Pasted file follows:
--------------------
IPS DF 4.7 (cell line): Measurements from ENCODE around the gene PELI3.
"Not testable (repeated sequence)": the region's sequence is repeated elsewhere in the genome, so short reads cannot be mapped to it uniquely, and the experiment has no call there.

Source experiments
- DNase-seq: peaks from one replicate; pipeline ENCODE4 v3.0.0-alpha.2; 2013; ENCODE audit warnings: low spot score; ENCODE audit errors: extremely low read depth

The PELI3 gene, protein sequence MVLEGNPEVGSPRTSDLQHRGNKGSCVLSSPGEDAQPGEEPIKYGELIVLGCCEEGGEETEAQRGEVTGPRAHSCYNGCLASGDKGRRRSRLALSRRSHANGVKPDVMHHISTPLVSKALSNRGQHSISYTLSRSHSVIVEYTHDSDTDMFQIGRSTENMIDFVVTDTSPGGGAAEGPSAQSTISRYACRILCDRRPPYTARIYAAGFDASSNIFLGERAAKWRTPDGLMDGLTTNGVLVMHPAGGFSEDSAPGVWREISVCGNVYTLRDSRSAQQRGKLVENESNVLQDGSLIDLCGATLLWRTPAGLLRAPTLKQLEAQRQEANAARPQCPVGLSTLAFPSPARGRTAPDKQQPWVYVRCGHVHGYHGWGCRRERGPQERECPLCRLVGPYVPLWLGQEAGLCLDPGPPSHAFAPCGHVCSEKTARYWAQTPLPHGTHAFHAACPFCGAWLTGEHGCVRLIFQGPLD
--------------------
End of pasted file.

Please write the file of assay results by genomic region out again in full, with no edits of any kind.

IPS DF 4.7 (cell line): Measurements from ENCODE around the gene PELI3.
"Not testable (repeated sequence)": the region's sequence is repeated elsewhere in the genome, so short reads cannot be mapped to it uniquely, and the experiment has no call there.

Source experiments
- DNase-seq: peaks from one replicate; pipeline ENCODE4 v3.0.0-alpha.2; 2013; ENCODE audit warnings: low spot score; ENCODE audit errors: extremely low read depth

The PELI3 gene, protein sequence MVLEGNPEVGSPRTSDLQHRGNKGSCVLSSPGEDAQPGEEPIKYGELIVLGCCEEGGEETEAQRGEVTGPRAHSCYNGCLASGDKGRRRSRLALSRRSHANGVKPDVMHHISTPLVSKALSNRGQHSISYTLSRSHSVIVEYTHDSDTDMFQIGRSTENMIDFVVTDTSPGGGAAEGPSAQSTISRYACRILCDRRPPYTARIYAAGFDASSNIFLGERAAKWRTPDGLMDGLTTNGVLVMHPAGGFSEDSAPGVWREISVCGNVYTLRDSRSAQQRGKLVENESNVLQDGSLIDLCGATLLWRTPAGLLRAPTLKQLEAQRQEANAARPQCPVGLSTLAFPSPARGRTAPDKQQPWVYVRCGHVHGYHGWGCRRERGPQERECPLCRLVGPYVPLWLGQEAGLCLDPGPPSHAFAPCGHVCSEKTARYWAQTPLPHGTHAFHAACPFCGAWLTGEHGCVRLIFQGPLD